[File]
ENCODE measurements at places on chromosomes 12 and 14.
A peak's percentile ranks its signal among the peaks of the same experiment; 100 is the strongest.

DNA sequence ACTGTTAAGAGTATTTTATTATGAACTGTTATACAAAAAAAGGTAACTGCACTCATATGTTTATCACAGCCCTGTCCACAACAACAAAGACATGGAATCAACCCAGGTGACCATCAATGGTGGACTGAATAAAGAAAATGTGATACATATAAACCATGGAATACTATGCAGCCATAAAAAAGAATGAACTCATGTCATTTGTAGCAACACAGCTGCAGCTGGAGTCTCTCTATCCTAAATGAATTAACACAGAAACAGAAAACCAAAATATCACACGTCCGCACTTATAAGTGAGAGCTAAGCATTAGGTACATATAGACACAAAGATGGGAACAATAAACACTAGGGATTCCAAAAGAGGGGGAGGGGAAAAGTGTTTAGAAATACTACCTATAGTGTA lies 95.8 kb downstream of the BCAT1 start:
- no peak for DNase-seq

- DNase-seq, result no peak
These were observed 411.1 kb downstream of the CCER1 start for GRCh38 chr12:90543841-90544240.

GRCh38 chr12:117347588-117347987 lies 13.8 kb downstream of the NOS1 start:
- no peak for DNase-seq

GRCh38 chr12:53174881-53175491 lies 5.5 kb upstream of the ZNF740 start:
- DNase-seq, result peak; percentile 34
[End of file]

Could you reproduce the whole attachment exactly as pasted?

ENCODE measurements at places on chromosomes 12 and 14.
A peak's percentile ranks its signal among the peaks of the same experiment; 100 is the strongest.

DNA sequence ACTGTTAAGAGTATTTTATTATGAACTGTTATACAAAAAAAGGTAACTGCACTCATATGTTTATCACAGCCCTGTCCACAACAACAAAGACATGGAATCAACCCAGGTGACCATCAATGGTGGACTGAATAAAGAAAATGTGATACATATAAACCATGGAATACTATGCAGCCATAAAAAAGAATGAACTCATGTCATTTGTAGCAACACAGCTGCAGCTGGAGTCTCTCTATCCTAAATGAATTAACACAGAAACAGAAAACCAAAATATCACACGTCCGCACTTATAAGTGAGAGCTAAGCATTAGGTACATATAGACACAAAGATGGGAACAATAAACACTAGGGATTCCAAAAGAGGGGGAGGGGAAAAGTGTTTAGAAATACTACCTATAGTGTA lies 95.8 kb downstream of the BCAT1 start:
- no peak for DNase-seq

- DNase-seq, result no peak
These were observed 411.1 kb downstream of the CCER1 start for GRCh38 chr12:90543841-90544240.

GRCh38 chr12:117347588-117347987 lies 13.8 kb downstream of the NOS1 start:
- no peak for DNase-seq

GRCh38 chr12:53174881-53175491 lies 5.5 kb upstream of the ZNF740 start:
- DNase-seq, result peak; percentile 34